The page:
BIBLE WINES LESSON 3

 

 

Welcome to lesson 3!  I trust that the last lesson was enlightening.  As we go further you will see more truth on this vital subject.

 

God Gives the Good Wine.

 

It is to be present to God as a sacrifice at the altar

 

“All the best of the oil, and all the best of the wine, and of the wheat, the first-fruits of them which they shall offer unto the Lord, them have I given thee.”  Neh. 10:37:

 

“Bring the first-fruits of our dough, and our offerings, and the fruit of all manner of trees, of (tirosh) wine, and of oil,” Num. 18:12

 

Rev. William Patton makes this clear statement about the sacrifices given to God at the altar.  “…In the law (Lev. 2:11) all leaven was forbidden as an offering, that God should require a fermented liquor which, of all others, is the most direct cause of wretchedness and woe in this life, and of eternal ruin in the future, as a religious offering; that against the use of which he had uttered his most solemn warnings and denunciations.”

 

This wine is classed among the blessings, the comforts, the necessaries of life. 

 

“Therefore God give thee of the dew of heaven, and the fatness of the earth, and plenty of corn, and (tirosh) wine.”  Duet. 7:13: “And he will love thee, and bless thee, and multiply thee; he will also bless the fruit of thy womb, and the fruit of thy land; thy corn, and thy (tirosh) wine, and thine oil; the increase if thy kine and the flocks of thy sheep in the land which he sware unto thy fathers to give thee.” Gen. 27:28

 

The grouping is very significant: the blessing was to rest upon “the fruit of the womb, upon the fruit of the land, which is specified; thy corn, and thy wine, and thine oil; also, the increase of thy kine and flocks of sheep.” It is the direct and immediate product of the land.  To secure this, God promised:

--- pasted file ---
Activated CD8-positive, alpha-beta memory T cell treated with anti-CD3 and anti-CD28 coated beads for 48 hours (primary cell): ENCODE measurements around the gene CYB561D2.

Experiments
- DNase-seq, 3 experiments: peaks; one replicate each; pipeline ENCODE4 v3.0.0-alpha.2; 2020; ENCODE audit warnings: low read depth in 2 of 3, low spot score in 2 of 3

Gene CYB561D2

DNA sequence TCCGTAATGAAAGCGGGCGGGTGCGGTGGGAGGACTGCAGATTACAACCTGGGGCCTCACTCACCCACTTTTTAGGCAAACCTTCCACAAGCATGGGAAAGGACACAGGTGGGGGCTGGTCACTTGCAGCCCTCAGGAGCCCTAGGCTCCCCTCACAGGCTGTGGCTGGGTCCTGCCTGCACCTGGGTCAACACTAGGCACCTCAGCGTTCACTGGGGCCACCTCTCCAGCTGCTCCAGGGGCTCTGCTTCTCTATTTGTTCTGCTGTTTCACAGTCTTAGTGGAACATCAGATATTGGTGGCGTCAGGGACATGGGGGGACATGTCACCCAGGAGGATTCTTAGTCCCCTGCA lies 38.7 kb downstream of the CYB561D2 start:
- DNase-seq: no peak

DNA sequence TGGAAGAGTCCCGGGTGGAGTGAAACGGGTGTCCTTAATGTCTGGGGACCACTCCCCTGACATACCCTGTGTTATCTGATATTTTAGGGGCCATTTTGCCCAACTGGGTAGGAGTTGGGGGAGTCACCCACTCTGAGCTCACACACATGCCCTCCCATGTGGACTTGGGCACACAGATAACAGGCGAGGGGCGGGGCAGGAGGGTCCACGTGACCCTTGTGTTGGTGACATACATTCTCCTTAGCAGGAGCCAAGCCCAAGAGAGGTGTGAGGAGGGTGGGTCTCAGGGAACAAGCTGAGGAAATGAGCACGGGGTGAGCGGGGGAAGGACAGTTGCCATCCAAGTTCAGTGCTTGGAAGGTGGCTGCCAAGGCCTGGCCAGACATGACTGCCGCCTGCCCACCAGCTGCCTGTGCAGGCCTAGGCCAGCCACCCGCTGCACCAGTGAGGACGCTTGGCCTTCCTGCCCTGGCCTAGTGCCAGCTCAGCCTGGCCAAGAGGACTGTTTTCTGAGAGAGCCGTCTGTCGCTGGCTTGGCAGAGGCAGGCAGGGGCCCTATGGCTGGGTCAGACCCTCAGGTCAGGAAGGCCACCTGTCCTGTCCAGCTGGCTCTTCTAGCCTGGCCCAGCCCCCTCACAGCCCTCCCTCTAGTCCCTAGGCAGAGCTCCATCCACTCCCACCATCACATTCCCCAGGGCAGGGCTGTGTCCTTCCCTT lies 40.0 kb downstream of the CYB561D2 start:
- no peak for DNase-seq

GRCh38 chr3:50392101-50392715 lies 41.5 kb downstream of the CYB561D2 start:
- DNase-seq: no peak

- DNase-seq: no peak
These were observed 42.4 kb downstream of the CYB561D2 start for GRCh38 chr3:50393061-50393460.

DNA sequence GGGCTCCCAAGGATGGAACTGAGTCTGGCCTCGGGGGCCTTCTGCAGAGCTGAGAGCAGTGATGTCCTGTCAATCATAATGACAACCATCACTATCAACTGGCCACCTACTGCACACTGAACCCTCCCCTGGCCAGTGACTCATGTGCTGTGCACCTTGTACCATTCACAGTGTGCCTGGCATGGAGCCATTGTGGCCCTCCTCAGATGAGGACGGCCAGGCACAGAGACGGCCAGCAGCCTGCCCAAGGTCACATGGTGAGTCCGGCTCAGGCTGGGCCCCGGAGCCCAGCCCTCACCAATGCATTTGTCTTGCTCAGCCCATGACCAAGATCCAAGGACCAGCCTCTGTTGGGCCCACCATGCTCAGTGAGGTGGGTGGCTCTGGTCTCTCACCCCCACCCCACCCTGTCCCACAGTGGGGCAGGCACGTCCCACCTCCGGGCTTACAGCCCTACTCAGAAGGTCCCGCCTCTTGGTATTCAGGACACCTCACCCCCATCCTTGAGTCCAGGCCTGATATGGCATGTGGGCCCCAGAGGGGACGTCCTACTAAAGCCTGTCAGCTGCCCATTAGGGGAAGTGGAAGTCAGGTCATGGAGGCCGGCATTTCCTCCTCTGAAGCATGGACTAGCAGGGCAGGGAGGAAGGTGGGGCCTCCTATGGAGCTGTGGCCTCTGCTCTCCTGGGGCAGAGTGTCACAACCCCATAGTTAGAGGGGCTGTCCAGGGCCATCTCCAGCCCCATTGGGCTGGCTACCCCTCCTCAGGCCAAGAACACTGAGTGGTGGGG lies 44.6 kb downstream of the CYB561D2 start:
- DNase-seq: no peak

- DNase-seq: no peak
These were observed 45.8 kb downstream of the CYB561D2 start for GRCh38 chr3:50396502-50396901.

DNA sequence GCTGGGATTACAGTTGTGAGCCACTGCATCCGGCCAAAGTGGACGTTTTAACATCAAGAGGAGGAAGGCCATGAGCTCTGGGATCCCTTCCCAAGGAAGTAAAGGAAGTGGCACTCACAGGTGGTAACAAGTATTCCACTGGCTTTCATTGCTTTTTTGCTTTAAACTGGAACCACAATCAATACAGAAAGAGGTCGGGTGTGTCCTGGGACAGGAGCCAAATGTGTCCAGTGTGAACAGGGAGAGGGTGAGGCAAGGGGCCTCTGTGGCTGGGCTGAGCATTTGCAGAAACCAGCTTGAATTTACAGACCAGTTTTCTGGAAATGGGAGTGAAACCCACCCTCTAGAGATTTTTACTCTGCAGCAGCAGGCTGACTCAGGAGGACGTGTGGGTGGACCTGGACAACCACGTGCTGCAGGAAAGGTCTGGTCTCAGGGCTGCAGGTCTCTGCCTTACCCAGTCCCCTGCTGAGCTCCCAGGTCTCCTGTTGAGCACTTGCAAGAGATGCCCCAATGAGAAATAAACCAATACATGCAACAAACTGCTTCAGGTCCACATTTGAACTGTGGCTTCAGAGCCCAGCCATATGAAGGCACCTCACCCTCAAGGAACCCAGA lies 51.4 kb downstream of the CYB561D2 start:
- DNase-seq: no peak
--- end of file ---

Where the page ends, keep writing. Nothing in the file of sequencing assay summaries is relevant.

“I will give you the rain of your land in his due season, the first rain and the latter rain, that thou mayest gather in thy corn, and thy (tirosh) wine, and thine oil.  And I will send grass into thy fields, that thou mayest eat and be full.”  Prov. 3:10:

 

“So shall thy barns be filled with plenty, and thy presses shall burst out with (tirosh) new wine.” Duet. 11:14

 

Does this sound like alcohol to you?  Do these blessings come from an alcoholic drink that is a poison and will send a person to eternal judgment?  This is obviously a non-alcoholic wine or grape juice.  It is the fruit of the vine that has been given by God to man as a blessing, not the fermented juice made by man as a money making destructive force.

 

 

This wine is the emblem of spiritual blessings. 

 

“Ho, every one that thirsteth, come ye to the waters, and he that hath no money; come ye, buy, and eat; yea, come, buy wine (yayin) and milk without money…” Ps.104:15:

 

“Wine (yayin) that maketh glad the heart of man;”  Judges 9:13:

 

“Wine (tirosh) which cheereth God and man;”  Cant. 7:9:

 

“Best wine for my beloved;”  Pro. 9:2:

 

“Wisdom hath mingled her wine (yaynah).  Come, eat of my bread, and drink of the wine (yayin) I have mingled;”  Cant. 5:1:

 

“I have drunk my wine (yayin) with milk: eat, O friends; drink, yea, drink abundantly, O beloved.” Isa. 55:50

 

 

This wine is the emblem of the atonement, by which the forgiveness of sins and eternal blessedness. 

 

William Patton says it best here, “In the institution of the Lord’s Supper, as recorded by Matt. 26:26-28 and Mark 14:22-24, Christ “took the cup, and gave thanks,” saying, “This is my blood of the New Testament,” “shed for the remission of sins.”  The bread and the wine are here united, as in other scriptures, as blessings, but in this case as emblems of the most wonderful manifestation of the divine love to man. 

 

“The cup of blessings which we bless, is it not the communion of the blood of Christ?” 1Cor. 10:16

 

At the close, Christ said, “I will not drink henceforth of this fruit of the vine, until that day when I drink it new with you in my Father’s kingdom.”  Thus the cup is associated with the eternal blessedness of the heavenly world.  See further comments on Matt. 25:26.”

 

The contrast in the scriptures is bold and to the point.